Mobile network operators will get easier access to lampposts, bus shelters and other street furniture to speed up the roll out of next-generation, ultrafast 5G technology under a new government trial.
A £4 million competition launched today will explore ways to make it simpler and quicker for mobile companies to use publicly-owned buildings and curbside infrastructure – such as CCTV poles and traffic signals – to host 5G radio equipment.
Street furniture and buildings can be used to host 5G network equipment more cheaply, quickly and with less visual impact compared with traditional phone masts. However, network operators often find it difficult to acquire the information needed to verify that a structure is suitable, such as its location, physical dimensions, proximity to the street or access to a power source.
In response, the government will invest in piloting the latest innovations in digital asset management platforms. This will enable local councils to more easily share data mobile companies need to accelerate their roll out plans and deliver the revolutionary benefits of 5G to people and businesses.
Digital Infrastructure Minister Matt Warman said: “The lampposts lining our streets have huge potential to accelerate the roll out of 5G and reduce the need to build new masts, but right now getting access to this infrastructure can be tricky.
“That’s why we are investing millions to help local councils and mobile companies work together more effectively to bring people the incredible benefits of faster connectivity as we level up the UK.”
Hamish MacLeod, Mobile UK, said: “Mobile networks are critical to the UK’s economic recovery yet deploying infrastructure on public assets has often proved difficult.
“We welcome this competition aimed at breaking down these barriers and accelerating investment in 5G by piloting new digital platforms that bring together public bodies and mobile operators to make public-owned infrastructure more easily accessible. We are committed to working closely with the DCMS and local authorities on this project.”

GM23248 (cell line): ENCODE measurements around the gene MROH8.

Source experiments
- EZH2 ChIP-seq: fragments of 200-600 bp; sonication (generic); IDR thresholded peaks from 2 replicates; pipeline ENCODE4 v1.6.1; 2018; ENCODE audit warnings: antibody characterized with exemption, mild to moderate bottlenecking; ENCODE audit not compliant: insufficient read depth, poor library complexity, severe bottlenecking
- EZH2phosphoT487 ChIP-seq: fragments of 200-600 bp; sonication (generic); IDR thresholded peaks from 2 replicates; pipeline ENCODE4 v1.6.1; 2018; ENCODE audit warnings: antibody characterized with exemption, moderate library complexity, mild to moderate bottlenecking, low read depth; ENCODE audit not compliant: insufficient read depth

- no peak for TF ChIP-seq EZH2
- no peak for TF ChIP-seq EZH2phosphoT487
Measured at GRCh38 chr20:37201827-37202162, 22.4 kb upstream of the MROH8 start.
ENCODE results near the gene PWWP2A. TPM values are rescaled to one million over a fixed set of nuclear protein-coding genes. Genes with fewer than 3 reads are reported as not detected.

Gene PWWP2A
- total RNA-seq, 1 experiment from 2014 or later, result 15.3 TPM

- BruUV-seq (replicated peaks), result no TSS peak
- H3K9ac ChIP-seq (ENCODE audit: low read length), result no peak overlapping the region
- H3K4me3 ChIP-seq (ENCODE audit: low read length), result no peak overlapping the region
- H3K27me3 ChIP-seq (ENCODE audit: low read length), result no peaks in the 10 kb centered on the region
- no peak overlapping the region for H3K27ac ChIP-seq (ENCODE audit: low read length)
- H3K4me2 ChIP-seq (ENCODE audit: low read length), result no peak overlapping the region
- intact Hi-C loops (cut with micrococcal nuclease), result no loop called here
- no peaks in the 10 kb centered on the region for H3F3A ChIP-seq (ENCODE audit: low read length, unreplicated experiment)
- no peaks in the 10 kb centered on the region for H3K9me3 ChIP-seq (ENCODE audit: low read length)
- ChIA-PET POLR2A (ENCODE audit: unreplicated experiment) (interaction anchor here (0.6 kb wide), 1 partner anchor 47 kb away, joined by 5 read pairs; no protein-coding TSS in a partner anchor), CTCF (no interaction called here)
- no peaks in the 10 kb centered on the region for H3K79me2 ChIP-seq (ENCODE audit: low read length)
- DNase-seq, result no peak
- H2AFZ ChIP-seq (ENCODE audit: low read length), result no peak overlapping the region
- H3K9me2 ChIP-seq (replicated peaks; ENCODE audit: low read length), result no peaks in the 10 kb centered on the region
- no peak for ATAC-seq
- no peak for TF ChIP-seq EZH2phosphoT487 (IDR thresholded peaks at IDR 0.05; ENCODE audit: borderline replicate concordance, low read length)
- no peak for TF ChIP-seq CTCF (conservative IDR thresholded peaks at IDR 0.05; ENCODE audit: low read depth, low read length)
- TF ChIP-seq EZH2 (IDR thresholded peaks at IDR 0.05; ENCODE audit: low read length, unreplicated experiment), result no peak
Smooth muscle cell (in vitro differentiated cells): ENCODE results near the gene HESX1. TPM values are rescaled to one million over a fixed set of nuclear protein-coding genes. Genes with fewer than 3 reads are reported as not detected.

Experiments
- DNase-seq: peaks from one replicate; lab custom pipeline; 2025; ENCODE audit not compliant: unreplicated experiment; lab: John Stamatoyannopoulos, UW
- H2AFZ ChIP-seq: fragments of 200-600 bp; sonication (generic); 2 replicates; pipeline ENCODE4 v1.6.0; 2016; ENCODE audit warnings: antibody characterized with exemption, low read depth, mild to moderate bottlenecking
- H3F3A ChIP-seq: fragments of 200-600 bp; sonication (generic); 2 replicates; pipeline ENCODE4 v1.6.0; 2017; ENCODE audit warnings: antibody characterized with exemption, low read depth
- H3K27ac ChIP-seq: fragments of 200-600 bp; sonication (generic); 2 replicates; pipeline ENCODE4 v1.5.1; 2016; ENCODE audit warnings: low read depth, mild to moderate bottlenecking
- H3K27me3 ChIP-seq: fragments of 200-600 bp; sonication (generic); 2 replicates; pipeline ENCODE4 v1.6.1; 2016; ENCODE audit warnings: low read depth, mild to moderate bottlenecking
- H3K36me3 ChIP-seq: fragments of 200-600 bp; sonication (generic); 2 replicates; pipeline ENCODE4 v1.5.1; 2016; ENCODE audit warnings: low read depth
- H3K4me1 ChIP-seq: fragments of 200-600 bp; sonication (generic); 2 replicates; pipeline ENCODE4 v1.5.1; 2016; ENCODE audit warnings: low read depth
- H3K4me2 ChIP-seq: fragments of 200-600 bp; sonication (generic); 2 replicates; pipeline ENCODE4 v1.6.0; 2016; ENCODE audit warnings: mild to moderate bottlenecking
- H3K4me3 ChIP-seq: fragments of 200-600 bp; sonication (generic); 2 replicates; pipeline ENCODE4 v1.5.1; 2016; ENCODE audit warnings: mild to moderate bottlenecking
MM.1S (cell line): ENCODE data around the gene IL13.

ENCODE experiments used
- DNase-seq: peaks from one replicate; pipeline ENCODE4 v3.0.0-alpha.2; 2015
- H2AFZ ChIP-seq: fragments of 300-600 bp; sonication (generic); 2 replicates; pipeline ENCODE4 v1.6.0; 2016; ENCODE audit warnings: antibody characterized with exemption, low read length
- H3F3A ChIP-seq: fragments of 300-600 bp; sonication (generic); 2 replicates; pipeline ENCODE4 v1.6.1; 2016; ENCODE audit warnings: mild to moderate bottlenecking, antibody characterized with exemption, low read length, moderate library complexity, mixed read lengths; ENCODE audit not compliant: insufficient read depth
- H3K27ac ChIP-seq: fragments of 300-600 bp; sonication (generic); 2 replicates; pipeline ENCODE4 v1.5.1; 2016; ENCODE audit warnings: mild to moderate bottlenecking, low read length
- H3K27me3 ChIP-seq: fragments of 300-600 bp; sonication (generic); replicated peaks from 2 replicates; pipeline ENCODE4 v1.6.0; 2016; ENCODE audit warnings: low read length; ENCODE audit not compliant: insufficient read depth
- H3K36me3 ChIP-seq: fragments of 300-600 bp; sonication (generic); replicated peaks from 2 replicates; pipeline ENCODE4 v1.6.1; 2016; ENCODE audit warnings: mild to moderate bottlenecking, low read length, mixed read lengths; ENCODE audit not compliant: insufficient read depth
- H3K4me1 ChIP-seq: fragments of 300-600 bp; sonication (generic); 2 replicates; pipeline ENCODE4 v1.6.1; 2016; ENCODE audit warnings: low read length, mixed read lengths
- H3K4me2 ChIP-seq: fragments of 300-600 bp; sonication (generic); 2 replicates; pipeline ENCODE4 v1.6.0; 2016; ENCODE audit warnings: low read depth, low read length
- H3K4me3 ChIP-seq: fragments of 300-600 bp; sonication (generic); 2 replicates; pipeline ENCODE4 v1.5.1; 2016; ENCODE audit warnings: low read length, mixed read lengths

5G is the next generation of mobile internet connection and offers download speeds up to 100 times that of 4G, making mobile phones much faster and able to process ever larger amounts of data. But it is also expected to broaden the role that mobile technology plays in wider society by enabling thousands more ‘smart’ devices on the street which connect to the internet and each other.
This will pave the way for new virtual and augmented reality services and help drive the take-up of new innovations such as autonomous cars and remote healthcare technologies. And it could transform the way public services are delivered – such as energy and transport – by allowing greater real-time monitoring and responsiveness in order to reduce waste, pollution or congestion.
The Digital Connectivity Infrastructure Accelerator (DCIA) project is the latest in a number of measures announced by the government to level up the UK by busting the barriers holding back the roll out of lightning-fast digital connectivity, such as plans to trial running fibre broadband cables through drinking water pipes announced last month.
The government is also considering giving broadband firms access to more than a million kilometres of underground utility ducts to boost the rollout of full fibre broadband – including electricity, gas and sewer networks – and will soon respond to a consultation consultation on changing regulations to make infrastructure sharing easier.